Dusan Jugovic, Senior Systems Engineer (Partner at Codeeco)
September 5, 2018
Developing ERP applications is not something that I had in mind when I started my undergraduate studies in university. During my third year in the Faculty of Science, I was offered an opportunity to join a programming team responsible for refactoring an ERP product for one of the leading IT companies in Southeast Europe. I guess you could say that this was a new ERP version that would impact the ERP domain of integrated business solutions. At that point of their company history, they were promoting a 2-tier ERP system developed in Delphy and backed up by a number of experienced ERP consultants. This was the main product of their company, and their “bread and butter” so to speak. It was implemented in some of the largest companies in Europe. At the same time, big clients showed up and were excited to invest in new ERP system development. As the technology was moving forward at a rapid pace, the logical step was to evolve to a 3-tier successor, in this case built on EJB 2.0 technology (CMP Entity Beans). And the rest is history as they say.
History doesn’t pass by without its challenges, especially when technology is at stake and companies are expected to out-do their competitors and grab market share. In the case of ERP, companies had to figure out how to implement and deploy ERP systems while upgrading them as technology advanced. However, companies soon realized the problems with EJB 2.0, and had to find a workaround by incorporating lightweight persistence. It wasn’t until the migration from EJB 2.0 to EJB 3.0 that the persistence problem was resolved, but at that point our tech stack had moved on and we didn’t want to go back. Furthermore, there was the problem of enabling multiple database support and having a reliable custom persistence manager. Management had no way of anticipating these problems mainly because they weren’t technical. And their IT guys didn’t have the experience with ERP and continuous technology enhancements.
It wasn’t long before a very development-savvy colleague from university joined our illustrious team. While ERP was going forward, other applications were needed to augment this beast, and our knowledge needed to be upgraded with all the other upgrades that were going on. For that reason, we started to work on smaller private projects where we could experiment with new technologies and prove the concepts. A proof-of-concept was the only way to convince all the business and IT stakeholders. After working on project that created 3+ million lines of code, everything else was a piece of cake.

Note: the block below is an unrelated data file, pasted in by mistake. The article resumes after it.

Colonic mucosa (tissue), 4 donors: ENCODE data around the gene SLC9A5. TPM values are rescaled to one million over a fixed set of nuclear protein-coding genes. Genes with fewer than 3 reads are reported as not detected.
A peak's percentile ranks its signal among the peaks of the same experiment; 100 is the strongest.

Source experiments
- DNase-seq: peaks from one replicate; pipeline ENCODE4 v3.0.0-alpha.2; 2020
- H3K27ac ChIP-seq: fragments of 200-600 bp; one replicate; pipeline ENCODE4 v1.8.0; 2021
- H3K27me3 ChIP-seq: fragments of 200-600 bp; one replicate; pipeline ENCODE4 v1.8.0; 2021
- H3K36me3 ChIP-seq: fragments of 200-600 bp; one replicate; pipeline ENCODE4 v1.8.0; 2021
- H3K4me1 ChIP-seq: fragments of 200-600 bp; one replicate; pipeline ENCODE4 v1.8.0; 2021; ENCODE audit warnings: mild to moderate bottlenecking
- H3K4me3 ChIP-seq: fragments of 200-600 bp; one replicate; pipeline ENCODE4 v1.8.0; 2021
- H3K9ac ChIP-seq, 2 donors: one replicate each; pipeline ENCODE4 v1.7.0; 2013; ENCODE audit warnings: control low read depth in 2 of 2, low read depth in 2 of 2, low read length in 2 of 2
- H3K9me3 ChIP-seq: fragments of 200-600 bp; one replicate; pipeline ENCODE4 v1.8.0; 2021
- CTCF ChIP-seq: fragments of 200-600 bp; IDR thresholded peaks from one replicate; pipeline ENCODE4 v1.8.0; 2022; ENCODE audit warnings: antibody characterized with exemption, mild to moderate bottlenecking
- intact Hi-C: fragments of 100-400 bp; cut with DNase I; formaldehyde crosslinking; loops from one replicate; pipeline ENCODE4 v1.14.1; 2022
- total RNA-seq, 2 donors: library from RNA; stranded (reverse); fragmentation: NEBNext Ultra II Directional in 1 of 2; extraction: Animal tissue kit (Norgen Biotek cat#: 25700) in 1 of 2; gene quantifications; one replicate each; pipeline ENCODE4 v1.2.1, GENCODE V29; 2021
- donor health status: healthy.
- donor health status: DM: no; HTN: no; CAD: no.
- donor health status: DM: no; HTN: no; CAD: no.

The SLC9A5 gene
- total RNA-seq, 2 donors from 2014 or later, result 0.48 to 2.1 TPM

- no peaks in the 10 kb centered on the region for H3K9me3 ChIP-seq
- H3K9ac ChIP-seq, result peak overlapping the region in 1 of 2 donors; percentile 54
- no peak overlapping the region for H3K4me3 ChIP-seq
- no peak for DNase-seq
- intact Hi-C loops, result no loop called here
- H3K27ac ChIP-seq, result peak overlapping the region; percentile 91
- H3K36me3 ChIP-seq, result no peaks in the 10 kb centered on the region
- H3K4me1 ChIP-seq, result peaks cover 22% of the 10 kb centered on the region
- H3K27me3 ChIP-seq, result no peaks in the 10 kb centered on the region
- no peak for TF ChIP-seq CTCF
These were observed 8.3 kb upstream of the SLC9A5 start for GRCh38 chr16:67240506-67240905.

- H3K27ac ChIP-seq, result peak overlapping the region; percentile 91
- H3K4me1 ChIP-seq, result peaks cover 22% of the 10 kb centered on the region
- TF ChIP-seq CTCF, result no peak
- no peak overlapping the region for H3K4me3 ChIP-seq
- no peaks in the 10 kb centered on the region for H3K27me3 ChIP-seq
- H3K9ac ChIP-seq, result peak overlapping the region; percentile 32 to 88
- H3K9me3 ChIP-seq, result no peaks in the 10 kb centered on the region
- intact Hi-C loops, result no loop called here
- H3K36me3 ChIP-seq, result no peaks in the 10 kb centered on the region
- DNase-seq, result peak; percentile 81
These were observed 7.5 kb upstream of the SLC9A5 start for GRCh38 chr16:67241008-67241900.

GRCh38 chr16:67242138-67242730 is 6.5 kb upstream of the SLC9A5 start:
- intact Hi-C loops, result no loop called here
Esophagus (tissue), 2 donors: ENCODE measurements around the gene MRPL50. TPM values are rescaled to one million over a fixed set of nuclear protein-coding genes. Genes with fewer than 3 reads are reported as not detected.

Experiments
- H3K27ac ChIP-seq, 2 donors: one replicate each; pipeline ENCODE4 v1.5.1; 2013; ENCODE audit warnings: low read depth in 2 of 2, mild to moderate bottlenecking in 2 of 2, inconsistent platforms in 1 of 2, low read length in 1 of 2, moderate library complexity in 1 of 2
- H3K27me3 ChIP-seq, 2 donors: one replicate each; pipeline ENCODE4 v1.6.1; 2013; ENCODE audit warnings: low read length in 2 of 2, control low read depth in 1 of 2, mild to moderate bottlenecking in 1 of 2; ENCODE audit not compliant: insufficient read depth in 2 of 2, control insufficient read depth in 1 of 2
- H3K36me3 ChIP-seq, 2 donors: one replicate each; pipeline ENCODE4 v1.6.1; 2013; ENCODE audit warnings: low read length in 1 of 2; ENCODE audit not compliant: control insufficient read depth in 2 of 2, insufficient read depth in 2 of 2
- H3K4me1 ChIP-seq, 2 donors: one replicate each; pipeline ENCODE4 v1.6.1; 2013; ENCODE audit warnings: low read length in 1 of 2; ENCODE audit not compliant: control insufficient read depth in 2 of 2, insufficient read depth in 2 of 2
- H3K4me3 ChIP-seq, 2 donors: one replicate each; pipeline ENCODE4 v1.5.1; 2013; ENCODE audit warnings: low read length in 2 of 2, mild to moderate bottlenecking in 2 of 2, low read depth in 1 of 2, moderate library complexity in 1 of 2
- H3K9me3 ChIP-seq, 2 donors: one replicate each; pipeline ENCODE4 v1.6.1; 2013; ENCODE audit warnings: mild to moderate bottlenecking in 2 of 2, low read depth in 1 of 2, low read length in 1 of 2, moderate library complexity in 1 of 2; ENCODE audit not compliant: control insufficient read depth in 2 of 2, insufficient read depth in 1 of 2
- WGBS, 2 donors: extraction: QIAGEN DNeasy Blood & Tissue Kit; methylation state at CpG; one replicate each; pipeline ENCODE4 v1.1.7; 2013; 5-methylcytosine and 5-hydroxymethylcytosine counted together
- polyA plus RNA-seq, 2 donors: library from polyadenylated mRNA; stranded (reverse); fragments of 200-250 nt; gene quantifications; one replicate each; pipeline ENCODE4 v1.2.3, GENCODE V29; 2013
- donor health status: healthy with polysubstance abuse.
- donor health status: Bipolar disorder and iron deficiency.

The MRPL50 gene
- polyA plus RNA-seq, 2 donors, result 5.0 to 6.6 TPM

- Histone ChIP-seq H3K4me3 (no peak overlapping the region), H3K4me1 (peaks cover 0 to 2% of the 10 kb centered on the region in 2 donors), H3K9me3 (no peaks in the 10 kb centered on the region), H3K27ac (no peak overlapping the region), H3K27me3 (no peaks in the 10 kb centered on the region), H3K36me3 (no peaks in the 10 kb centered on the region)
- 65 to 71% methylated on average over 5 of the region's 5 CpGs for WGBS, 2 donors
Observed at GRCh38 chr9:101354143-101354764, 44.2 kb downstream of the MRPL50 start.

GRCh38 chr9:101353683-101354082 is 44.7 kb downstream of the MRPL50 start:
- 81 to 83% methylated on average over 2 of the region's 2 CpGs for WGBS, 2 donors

At this point of the ERP history timeline, we had a monolithic 3-tier desktop application that needed to go to web if we were to survive as an innovative programming team. Back-end Java-based architecture proved itself as a steady ground to build upon. By updating it from version 1.4 to Java 8, we were able to always maintain system stability with a certain amount of code refactoring. Management’s decision was to go with Google’s GWT. They were aware of the fact that we had to entertain dynamic and reusable UI components, and write client code in the same language as the server was at the core and supported an integrated technology landscape. We went one giant step further and introduced Hibernate to simplify data persistence. We conceived a technology framework and provided technical resources to support the transformation. As Google says: “Productivity for developers, performance for users”. Who can argue with that logic?
The Road to an Integration Technology Platform